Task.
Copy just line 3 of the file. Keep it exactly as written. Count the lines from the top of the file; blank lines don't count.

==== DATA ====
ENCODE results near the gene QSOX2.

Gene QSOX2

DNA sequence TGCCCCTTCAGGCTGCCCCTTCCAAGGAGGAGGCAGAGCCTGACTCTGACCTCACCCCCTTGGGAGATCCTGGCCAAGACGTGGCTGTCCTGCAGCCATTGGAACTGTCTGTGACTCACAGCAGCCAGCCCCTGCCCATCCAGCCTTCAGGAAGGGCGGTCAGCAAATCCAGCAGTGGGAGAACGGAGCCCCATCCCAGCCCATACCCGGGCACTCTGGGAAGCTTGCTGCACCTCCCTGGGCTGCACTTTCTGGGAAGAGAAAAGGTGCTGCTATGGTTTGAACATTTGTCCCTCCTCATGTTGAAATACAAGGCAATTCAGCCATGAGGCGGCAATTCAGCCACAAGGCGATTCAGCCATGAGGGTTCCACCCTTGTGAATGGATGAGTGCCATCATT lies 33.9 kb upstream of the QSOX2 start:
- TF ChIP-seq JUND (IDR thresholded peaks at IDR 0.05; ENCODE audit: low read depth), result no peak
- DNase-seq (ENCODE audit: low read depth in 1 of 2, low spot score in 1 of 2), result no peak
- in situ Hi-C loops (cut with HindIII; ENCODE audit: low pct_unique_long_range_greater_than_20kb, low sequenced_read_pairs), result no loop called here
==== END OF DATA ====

DNA sequence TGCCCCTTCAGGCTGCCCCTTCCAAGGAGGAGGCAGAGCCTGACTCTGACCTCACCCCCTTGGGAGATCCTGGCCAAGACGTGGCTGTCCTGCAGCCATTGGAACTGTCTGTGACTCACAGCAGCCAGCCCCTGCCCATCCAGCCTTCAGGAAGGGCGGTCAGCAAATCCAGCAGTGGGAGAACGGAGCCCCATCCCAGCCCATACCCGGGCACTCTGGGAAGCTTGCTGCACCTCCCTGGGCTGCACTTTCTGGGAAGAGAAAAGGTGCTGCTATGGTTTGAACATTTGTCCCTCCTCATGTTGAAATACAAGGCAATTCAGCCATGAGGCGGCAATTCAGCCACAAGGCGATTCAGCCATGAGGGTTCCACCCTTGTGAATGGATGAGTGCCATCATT lies 33.9 kb upstream of the QSOX2 start: